Kennedy is a social entrepreneur and founder of the movement, Shining Hope For Communities (Shofco), aimed at bringing people from low-income areas together to transform their neighborhoods and lifestyles by working as a unit.
He grew up in Nairobi’s Kibera slum, having ran away from home, he ended up on the streets for food and resale plastic bags.
However, today, he’s the author of a movement that has bettered over 250,000 lives, educating and sponsoring girls and boys from primary to the university level, and providing amenities in slums around the country. An act born of experience.
He has a New York Times bestseller, Find Me Unafraid. The movie rights have been bought by celebrity actor, director and producer, Tony Goldwyn, who played President Fitzgerald Grant in the acclaimed US TV series, Scandal.
Only last year, Kennedy won the Hilton Humanitarian Award, the biggest award of its kind in the world.
In his words, “Poverty makes you invisible, it robs you of your dignity. I want to help people in this situation change their lives.”
“There’s a popular saying that if you want to educate a village, educate a woman. I think this is a Western concept. I’m not sure it works in the Africa setting. I believe if you want to educate a village, get the men involved as well,” Kennedy Odede said in an interview.
Here’s what how he began his journey to building Shofco:
“Growing up, there was never enough food at home, my parents couldn’t educate me and my father was violent.
I didn’t see a future there, so I went to the streets. The irony is that being on the streets opened my eyes to a world greater than Kibera.
Up until then, I thought the richest people were the guards who had jobs in places like Industrial Area because their children had food and went to school. When I got to the city, I saw a completely different level of wealth.
But in this world, I was even more invisible and irrelevant than I’d been in Kibera. It hit me that being poor in Kenya was like being black in America when a black person wasn’t considered human enough to vote. Poverty meant you were a secondary citizen with no voice. I wanted to change this.”
When asked how Shofco grew so big, seeing that it operates in eight slums around the country, he said;
“I believe when you do the right thing the right way for long enough, people will hear about it and show up to join your cause.
I didn’t think of it this way in the beginning. In fact, I was beyond help, especially from foreigners because I didn’t think they understood our plight. I felt their help was about rich people sitting around drinking wine and champagne and talking about poor people to make themselves feel better.
In 2007, however, a woman from the United States called Jessica Posner sent me an email asking if she could come and teach us theatre.
I replied: “This is a black movement and we don’t welcome Americans. Sorry.”
I didn’t think she’d reply, but she did, telling me she was different and felt that theatre was a great way to impact young lives.
Picture this: I only checked my emails once a month because I didn’t have money for bus fare into town and had to walk all the way. I couldn’t type or access my email account without help, so this guy, Njoroge, would log in for me – I didn’t even know my own password.
But we had the audacity to ask this American lady to send a CV before we considered her.
She did send the it, and she came to Kenya to teach us theatre. The first day she arrived in Kibera, I had to buy a soda on credit to offer her something to drink. It was money well spent though – Jessica Posner is now my wife.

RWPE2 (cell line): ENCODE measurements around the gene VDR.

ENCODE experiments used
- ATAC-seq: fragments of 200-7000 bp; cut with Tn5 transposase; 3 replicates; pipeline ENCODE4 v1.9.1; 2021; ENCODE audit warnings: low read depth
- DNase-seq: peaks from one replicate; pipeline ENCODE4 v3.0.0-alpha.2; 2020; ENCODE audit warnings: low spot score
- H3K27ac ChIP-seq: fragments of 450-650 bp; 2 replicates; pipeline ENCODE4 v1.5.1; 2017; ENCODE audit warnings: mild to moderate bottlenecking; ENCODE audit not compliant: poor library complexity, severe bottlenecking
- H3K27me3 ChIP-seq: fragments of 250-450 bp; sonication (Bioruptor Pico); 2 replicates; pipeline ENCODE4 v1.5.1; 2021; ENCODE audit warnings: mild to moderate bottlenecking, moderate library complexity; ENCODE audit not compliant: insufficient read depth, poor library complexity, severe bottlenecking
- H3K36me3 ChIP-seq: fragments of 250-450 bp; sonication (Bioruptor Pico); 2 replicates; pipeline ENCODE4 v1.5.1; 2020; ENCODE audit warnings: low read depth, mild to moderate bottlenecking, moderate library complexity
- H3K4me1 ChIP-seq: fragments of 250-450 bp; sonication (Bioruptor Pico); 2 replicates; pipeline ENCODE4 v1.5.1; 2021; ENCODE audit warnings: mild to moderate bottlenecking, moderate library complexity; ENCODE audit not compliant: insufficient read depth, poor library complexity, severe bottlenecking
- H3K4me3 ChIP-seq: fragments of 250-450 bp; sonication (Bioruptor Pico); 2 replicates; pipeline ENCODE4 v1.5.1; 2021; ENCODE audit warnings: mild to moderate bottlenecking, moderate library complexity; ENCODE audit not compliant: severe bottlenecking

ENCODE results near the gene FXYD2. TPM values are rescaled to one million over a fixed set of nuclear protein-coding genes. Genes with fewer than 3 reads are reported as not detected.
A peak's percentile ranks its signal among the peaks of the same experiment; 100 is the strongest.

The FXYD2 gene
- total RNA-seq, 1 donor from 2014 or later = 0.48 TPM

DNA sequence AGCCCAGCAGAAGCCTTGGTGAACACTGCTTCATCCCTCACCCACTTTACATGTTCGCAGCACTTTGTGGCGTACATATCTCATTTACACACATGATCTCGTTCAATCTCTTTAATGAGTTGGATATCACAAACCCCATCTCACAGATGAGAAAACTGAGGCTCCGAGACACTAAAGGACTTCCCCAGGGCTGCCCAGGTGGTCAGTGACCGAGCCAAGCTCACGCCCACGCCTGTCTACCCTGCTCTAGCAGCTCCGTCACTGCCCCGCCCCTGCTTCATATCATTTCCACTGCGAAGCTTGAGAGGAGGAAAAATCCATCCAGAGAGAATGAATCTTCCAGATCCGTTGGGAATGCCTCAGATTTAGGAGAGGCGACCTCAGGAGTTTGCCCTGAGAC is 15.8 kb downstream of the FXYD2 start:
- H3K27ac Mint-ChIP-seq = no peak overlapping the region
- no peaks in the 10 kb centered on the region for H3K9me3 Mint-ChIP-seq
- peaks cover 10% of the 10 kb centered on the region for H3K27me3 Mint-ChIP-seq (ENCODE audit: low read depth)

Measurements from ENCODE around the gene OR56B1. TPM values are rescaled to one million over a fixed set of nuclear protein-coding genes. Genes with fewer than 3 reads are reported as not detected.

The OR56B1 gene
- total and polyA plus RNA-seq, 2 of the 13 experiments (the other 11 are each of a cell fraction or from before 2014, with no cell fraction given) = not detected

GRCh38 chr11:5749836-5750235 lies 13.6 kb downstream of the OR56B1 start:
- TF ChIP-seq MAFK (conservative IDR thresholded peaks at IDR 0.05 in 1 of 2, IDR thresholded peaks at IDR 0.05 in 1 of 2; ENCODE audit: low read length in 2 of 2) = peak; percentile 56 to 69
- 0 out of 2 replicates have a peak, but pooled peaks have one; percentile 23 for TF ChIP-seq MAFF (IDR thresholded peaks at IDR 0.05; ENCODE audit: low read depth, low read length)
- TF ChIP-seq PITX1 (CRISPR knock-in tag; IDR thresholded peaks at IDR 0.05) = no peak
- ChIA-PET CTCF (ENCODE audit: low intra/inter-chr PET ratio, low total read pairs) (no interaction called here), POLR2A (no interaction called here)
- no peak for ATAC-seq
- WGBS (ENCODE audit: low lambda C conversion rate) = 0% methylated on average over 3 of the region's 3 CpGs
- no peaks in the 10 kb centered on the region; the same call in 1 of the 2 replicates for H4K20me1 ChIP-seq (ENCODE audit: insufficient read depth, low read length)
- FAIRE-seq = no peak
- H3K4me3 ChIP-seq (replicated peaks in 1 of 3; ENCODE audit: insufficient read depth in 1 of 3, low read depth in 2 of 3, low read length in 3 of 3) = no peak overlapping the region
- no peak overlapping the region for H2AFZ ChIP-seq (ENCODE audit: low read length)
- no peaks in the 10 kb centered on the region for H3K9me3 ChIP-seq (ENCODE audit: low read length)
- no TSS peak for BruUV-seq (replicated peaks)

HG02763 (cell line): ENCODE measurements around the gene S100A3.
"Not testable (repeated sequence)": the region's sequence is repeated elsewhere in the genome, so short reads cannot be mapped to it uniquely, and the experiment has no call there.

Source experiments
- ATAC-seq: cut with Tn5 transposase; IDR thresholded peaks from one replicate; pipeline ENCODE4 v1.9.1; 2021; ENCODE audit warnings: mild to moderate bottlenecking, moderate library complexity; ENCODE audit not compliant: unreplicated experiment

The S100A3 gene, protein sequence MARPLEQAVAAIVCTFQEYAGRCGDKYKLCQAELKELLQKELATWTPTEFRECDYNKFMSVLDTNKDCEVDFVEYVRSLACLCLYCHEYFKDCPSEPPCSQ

On a professional level, she brought structure and systems to our organisation. Up until then, we didn’t keep any books, files or data. In fact, I’d take it as an affront if someone asked me for a receipt. Why? I wasn’t a thief.
Jessica made me see the error of my ways, including my ‘no foreigners’ policy. With structure came confidence from larger organisations and it opened us up to the rest of the world.
We have had some great partners, like the M-Pesa and Safaricom foundations and the Clinton Global Initiative (CGI).
Today, Shofco has 600 members of staff. We run Kibera School for Girls, which was visited by, among others, First Lady Margaret Kenyatta and celebrity artiste Madonna.
We have 10 students on scholarship in the US. We also get sponsorships for boys and girls to attend top-notch high schools around the country. More than 300 students have passed through this system.
Through the girl’s school, we run a health centre that treats more than 1,000 people a week.
We offer clean, piped water, and two years ago started a Sacco that now has 40,000 members and has loaned out Sh30 million.”
When asked how it’s been like meeting some of the world’s best-known leaders, here’s what he said;
I like the fact that I’ve been able to speak frankly with them.
When I met former US President Bill Clinton, for instance, he started a discussion about the free education in primary schools in Kenya and how proud he was of that initiative.
I told him that the shortfall of the free education in Kenya was that it came without infrastructure and so many of those who needed it the most hadn’t benefited from it. I think my boldness caught his attention and we spoke for a while.
He introduced me to former UK Prime Minister Tony Blair, whom I met with for an hour. He gave me insightful strategies and helped open many doors. Both have supported and walked with Shofco.
“At a different event, I ended up standing next to a man I thought was simply called ‘Tom’ and we talked for 45 minutes.
I then asked him what he did for a living and he told me he was in entertainment. Turns out I was talking to movie star Tom Hanks.
My world as a child revolved around survival, I didn’t have the luxury to learn about the finer things in life, and I don’t pretend that I did. I think that makes me real and I gain trust from people.”